Due to their pelagic lifestyle, blue sharks exhibit countershading. The lighter coloration on the ventral surface helps to camouflage the sharks against the background of lighter-colored water when viewed from below. In contrast, the darker shades of blue and silver on the dorsal side allows them to blend in with the depths below when viewed from above. This countershading, along with a streamlined body shape, allows blue sharks to maneuver both swiftly and unnoticed as both predator and prey.

Known Predators:

Anti-predator Adaptations: cryptic

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Life History and Behavior

Behavior

Most sharks are known to use body language to signal aggression, but there is little data available on whether sharks utilize other forms of communication between individuals. Like all sharks, blue sharks have highly developed senses of smell, sight, and touch. The lateral line is a sensory organ running down the length of their body that detects pressure waves from movements in the water, allowing the sharks to perceive movements of prey. They also possess electroreceptors called Ampullae of Lorenzini on the underside of the snout, which detect electrical fields generated by the muscle contractions of prey items.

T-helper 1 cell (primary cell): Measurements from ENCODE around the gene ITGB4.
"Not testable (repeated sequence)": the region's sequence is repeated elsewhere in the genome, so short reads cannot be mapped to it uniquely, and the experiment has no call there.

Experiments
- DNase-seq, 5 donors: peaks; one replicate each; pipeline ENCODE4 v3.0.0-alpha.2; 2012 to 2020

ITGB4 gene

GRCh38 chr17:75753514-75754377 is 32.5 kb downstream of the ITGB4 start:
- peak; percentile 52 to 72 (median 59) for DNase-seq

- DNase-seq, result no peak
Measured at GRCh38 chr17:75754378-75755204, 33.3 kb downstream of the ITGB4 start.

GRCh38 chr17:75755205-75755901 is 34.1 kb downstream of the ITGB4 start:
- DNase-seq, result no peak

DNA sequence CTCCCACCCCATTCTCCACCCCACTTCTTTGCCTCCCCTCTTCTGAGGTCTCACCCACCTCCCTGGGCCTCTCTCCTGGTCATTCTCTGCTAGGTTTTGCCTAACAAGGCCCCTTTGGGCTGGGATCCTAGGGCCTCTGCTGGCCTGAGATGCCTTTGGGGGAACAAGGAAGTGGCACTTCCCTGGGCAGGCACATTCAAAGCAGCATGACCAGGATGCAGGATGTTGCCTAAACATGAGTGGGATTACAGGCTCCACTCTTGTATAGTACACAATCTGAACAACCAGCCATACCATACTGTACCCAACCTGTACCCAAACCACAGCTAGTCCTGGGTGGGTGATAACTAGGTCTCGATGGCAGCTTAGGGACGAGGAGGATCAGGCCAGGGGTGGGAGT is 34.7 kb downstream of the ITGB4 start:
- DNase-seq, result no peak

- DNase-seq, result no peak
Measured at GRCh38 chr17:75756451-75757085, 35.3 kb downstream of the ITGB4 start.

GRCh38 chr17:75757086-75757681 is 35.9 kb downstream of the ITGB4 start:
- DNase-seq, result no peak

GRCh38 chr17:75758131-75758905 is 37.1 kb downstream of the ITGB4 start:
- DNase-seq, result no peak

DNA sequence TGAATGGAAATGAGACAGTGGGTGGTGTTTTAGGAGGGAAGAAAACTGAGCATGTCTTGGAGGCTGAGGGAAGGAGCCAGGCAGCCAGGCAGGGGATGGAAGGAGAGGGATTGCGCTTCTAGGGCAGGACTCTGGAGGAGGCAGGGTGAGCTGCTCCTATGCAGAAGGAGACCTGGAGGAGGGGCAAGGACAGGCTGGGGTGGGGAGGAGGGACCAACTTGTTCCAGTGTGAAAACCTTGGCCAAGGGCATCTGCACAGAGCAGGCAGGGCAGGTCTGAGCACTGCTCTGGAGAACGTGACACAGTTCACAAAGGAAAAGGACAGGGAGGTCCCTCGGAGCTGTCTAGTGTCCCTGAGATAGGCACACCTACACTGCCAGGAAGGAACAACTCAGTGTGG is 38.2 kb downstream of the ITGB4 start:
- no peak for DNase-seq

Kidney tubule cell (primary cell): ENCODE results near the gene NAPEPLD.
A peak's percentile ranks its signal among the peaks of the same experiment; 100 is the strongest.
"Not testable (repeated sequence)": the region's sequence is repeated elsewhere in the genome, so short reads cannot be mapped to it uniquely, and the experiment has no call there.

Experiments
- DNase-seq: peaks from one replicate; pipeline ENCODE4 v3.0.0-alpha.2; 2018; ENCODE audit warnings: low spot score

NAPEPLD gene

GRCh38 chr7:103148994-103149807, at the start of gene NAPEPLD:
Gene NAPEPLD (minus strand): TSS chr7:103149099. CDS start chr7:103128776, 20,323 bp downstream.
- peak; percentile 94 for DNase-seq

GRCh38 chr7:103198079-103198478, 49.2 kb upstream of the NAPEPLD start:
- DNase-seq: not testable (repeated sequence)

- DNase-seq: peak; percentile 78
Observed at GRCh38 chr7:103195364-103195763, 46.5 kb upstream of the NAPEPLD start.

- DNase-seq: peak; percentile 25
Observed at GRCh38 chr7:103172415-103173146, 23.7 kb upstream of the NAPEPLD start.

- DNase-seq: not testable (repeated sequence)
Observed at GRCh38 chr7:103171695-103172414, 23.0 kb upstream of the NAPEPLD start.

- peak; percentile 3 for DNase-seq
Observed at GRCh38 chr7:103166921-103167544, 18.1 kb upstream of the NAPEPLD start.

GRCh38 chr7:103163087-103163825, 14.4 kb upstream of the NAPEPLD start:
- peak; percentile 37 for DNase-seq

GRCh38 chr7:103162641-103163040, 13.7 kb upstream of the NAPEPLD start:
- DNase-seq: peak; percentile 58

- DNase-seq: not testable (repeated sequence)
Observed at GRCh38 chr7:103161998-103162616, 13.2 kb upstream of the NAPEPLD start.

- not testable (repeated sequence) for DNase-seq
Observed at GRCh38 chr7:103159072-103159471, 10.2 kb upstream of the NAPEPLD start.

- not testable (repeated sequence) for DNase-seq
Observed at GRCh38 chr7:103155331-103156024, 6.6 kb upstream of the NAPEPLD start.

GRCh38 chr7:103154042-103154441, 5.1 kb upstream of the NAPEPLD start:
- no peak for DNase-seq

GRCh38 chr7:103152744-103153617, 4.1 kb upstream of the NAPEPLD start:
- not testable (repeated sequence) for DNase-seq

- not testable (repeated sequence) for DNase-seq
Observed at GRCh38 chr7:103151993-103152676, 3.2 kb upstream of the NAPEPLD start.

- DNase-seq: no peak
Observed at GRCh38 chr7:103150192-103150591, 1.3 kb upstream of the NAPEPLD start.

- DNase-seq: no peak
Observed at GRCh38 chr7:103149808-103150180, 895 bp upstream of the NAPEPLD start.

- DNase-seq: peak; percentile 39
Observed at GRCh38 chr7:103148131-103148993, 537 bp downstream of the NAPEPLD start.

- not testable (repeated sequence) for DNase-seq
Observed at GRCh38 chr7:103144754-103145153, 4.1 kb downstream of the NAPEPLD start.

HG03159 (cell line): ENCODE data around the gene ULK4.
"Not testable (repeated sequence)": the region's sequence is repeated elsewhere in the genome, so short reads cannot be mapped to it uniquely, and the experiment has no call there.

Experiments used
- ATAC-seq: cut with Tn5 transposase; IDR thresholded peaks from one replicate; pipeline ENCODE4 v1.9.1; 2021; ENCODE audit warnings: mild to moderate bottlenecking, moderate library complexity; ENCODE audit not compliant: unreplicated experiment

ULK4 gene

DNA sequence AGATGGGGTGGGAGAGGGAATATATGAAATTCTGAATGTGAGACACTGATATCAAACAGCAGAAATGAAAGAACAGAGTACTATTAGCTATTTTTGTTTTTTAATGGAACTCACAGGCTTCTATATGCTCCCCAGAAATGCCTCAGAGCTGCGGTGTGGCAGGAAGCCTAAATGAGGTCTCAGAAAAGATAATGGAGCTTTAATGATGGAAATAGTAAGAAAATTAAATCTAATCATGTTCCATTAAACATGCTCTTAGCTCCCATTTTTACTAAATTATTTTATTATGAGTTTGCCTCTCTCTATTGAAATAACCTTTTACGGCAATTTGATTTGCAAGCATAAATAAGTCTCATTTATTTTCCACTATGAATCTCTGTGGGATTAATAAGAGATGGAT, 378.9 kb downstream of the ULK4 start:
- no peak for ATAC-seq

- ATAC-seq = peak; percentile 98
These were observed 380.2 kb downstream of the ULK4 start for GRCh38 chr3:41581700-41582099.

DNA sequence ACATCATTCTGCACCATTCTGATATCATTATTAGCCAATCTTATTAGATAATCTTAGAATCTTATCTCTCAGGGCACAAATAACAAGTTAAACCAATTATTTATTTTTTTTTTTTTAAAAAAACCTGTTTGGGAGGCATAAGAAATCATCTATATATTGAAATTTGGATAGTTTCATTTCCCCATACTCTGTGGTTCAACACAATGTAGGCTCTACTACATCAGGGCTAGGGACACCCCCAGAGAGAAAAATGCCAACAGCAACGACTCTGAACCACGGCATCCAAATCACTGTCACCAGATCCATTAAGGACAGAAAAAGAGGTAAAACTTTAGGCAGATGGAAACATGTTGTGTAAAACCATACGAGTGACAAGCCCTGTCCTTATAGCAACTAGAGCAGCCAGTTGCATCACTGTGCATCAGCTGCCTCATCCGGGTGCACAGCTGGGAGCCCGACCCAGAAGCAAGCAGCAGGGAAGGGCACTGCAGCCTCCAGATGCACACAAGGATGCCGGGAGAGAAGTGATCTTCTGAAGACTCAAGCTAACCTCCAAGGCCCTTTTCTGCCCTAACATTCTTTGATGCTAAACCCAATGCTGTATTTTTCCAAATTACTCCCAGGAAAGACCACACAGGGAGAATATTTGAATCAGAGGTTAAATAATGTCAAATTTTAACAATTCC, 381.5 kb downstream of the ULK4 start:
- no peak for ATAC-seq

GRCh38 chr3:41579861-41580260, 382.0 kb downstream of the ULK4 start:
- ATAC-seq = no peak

Communication Channels: visual

Perception Channels: visual ; tactile ; acoustic ; vibrations ; chemical ; electric

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Diet

Primarily squids and fishes, including herring, silver hake, white hake, red hake, cod, haddock, pollock, mackerel, butterfish, sea raven and flounders
  • North-West Atlantic Ocean species (NWARMS)
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Life Cycle

After fertilization, embryos develop inside the female's uterus, nourished by a placenta-like yolk sac. Females give birth to fully-developed, live young. Blue sharks have one of the fastest growth rates of all sharks, growing up to 30 cm annually until maturity. Blue sharks are 35to 50 cm in length at birth, and will grow up to 400 cm (although the average length is 335 cm). Both sexes reach adulthood at about 220 cm in length. Juveniles usually stay in pupping areas of the sub-Arctic boundary (42°N North Pacific Ocean) until they reach maturity at 5 years of age.